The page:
UN Data On Peru’s Coca Production To Be Released In August

United Nations data on coca cultivation in Peru in 2011 will be released in August, according to the representative of the United Nations Office on Drugs and Crime in Peru, Flavio Mirella.

The United Nations released its World Drug Report on Tuesday, but the data for cocaine production and coca crop cultivation areas was for 2010.

“The figures for Peru and Bolivia we will available in mid-August, and in March we will have information about new conversion factors,” said Mirella, state news agency Andina reported.

In 2010, the area under coca cultivation in Peru was 61,200 hectares, while in Colombia it was 62,000 hectares and in Bolivia it was 31,000 hectares, according to the United Nations.

Peru’s coca production, and its cocaine manufacturing, have increased considerably, and the U.S. government says it is now likely the biggest producer of the illicit drug.

Mirella, who was speaking to reporters at a global drug summit hosted by the Peruvian government this week, said that there has been an increase in cocaine consumption in some South American nations, while in more traditional “consumer” countries, like the United States and in Europe, consumption has decreased or stabilized.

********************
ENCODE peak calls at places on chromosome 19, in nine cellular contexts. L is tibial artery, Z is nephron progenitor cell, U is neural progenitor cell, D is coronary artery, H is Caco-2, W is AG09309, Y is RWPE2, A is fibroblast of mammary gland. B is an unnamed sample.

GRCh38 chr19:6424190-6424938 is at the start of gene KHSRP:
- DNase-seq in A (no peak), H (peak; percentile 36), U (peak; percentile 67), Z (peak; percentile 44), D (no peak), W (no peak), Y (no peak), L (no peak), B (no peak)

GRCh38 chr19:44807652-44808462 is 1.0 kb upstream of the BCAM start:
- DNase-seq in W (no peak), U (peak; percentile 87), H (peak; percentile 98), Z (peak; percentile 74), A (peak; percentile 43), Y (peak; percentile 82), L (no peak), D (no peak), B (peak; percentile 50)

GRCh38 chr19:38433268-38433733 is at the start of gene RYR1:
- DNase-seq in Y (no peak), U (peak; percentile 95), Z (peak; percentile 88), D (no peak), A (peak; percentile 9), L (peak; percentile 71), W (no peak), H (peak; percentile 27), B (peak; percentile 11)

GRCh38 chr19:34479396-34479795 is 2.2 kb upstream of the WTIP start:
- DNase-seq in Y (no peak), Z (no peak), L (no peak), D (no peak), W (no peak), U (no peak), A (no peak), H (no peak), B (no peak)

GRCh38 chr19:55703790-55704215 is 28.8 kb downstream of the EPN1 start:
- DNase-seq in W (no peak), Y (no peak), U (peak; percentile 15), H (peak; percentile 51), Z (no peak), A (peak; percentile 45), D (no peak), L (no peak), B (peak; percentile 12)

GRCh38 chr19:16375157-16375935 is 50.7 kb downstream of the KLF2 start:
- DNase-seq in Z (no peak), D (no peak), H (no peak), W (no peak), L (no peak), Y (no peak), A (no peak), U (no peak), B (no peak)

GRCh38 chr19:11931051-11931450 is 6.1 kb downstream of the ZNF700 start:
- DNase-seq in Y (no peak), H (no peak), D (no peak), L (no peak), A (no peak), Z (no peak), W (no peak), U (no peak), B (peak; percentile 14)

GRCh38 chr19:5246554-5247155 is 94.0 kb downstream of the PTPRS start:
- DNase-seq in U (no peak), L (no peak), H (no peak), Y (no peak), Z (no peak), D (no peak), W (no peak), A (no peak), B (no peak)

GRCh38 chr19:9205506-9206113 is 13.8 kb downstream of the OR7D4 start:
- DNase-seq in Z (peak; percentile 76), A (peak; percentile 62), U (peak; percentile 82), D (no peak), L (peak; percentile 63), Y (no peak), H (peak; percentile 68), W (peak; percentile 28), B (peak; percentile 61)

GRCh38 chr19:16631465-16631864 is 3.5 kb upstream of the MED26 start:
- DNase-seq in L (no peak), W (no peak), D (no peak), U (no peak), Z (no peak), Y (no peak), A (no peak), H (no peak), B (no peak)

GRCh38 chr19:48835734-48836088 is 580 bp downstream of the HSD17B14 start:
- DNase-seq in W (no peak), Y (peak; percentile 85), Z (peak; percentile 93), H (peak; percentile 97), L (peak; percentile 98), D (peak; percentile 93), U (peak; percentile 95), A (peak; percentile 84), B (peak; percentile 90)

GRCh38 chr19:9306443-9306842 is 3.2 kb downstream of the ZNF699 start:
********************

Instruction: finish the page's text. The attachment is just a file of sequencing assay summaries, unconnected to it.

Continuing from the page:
For example, in North America, cocaine consumption has fallen almost 40 percent over the past four years, Mirella said.

“We can say that in Europe the consumption of cocaine has stabilized, while the consumption of this drug has increased on this continent, particularly in Argentina and Brazil,” he said.

International Conference ends

Meanwhile, the conference held in Lima this week — the International Conference of Ministers of Foreign Affairs and Heads of Specialized National Agencies against the World Drug Problem— ended with a statement by the 67+ participating countries recognizing the importance of shared responsibility and the need to work jointly to take concrete measures to “considerably reduce” both the supply and demand of drugs, emphasizing that cooperation is essential to confront organized crime and  money laundering as well as the production and illicit traffic of drugs.  

Hans Allden, head of the European Commission delegation to the conference,  said the European Union will be increasing its cooperation through a series of projects, given also that the drug problem is now more difficult and cannot be focused on only one country —cocaine is being smuggled into Europe but at the same time synthetic illicit drugs made in Europe are being brought into Peru and other Latin American countries.

Peru also announced that together with Thailand it will be hosting a meeting in Lima in November on proposals and incentives for alternative development, to be implemented in areas where farmers turn to coca as an easy cash crop.

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